Anamorph: 5 Surprising Albums We Love

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Back in the innocent days of September 2019, Raleigh, North Carolina-based progressive metal group Anamorph released their soaring, kaleidoscopic full-length Lucid. At just under an hour long, the album — which was recorded by renowned prog producer Jamie King (Between the Buried and Me, the Contortionist) — amalgamates elements of rock, tech-death, math-rock, post-rock and more. That being the case, it shouldn’t come as a surprise that the band — guitarists Sean Parkinson and Cole Lohmann, bassist Griffin Daniels and drummer James Agusta  — have very wide-ranging musical influences. As fans of all sorts of sounds, they were happy to reveal five albums they love that might surprise their own fans.

Anderson .PaakMalibu

JAMES AGUSTA I’ve got so many good ones with my taste being all over the place, but let’s go with Malibu by Anderson .Paak. Obviously, this has very little to do with the style of music we play in this band, so it’s a great choice. The songwriting is extremely tasteful and unique. There is always an overarching feeling of real, honest musicality … that just puts it in a league of its own when it comes to music that is more accessible to the mainstream. Anderson & the Free Nationals are incredible musicians and are a truly generational group.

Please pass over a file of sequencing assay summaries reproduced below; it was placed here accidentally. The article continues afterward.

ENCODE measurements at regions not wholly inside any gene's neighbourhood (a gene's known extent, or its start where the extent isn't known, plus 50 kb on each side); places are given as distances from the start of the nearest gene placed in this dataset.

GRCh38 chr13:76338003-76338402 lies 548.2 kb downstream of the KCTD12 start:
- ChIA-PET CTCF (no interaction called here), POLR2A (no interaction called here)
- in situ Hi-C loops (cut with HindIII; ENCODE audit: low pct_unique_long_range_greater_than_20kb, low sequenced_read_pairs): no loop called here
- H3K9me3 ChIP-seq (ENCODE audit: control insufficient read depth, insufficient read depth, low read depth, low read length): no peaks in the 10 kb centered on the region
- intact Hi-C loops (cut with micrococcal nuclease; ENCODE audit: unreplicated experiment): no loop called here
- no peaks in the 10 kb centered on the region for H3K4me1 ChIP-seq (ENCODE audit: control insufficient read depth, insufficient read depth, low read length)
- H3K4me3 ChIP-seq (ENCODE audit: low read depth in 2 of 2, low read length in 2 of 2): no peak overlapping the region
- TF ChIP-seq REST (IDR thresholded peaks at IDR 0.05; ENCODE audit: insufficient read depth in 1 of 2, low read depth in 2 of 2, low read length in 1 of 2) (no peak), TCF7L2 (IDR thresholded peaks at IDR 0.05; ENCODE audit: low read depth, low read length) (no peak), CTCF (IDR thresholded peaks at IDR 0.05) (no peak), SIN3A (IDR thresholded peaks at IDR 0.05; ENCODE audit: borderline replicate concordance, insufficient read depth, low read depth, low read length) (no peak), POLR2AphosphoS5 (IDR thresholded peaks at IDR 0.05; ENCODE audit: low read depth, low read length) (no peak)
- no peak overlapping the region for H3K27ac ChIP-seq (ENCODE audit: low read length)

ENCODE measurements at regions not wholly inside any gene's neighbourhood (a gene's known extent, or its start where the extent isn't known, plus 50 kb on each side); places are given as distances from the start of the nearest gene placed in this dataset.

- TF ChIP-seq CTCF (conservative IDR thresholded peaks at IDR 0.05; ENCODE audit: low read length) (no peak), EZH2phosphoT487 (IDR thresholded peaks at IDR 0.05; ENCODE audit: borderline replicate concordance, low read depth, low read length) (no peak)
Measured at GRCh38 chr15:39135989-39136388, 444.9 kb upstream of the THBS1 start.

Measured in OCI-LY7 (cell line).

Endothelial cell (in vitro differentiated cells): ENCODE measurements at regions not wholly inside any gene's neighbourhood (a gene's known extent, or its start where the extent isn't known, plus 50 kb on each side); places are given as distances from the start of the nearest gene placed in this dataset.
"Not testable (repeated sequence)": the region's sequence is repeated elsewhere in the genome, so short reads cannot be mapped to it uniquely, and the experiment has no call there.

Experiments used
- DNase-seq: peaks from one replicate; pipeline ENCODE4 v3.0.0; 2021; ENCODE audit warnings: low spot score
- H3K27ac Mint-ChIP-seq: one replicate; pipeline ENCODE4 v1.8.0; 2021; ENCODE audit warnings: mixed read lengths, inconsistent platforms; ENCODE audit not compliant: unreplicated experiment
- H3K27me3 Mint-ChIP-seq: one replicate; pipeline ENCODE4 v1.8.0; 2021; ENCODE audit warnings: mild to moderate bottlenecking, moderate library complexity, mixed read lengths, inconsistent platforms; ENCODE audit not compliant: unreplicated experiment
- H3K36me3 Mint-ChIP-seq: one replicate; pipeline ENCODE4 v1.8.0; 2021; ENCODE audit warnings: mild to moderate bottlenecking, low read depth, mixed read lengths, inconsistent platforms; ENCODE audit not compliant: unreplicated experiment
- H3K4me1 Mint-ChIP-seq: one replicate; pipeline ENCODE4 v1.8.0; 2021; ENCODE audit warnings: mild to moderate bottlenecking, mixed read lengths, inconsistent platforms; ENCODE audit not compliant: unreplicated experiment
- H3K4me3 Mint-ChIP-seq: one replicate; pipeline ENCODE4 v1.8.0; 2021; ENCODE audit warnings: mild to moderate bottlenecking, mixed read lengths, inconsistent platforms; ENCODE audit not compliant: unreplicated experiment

King Gizzard & the Lizard Wizard — Nonagon Infinity

COLE LOHMANN This album gives me the impression of a classic-rock act like Led Zeppelin with a modern progressive twist while still retaining the timbre of a band from generations ago. That’s what keeps bringing me back to this album.

Pokémon — Red & Blue (Original Soundtrack)

SEAN PARKINSON A lot of my early musical inspiration came from old video games, and it’s fun to revisit tunes from them!

Tyler, the Creator — Flower Boy 

GRIFFIN DANIELS This album is just chockfull of widespread feelings, emotions, and moods. It brings a lot to the table and the songs cover a lot of ground within one album.

This Town Needs Guns — Animals

This one might be a little more obvious, but it’s definitely not prog metal. We all love this album, and the interplay and syncopation between the guitar and drums on this were very influential when crafting the sound of our band. This is about as math rock as math rock gets and is pretty much a perfect album.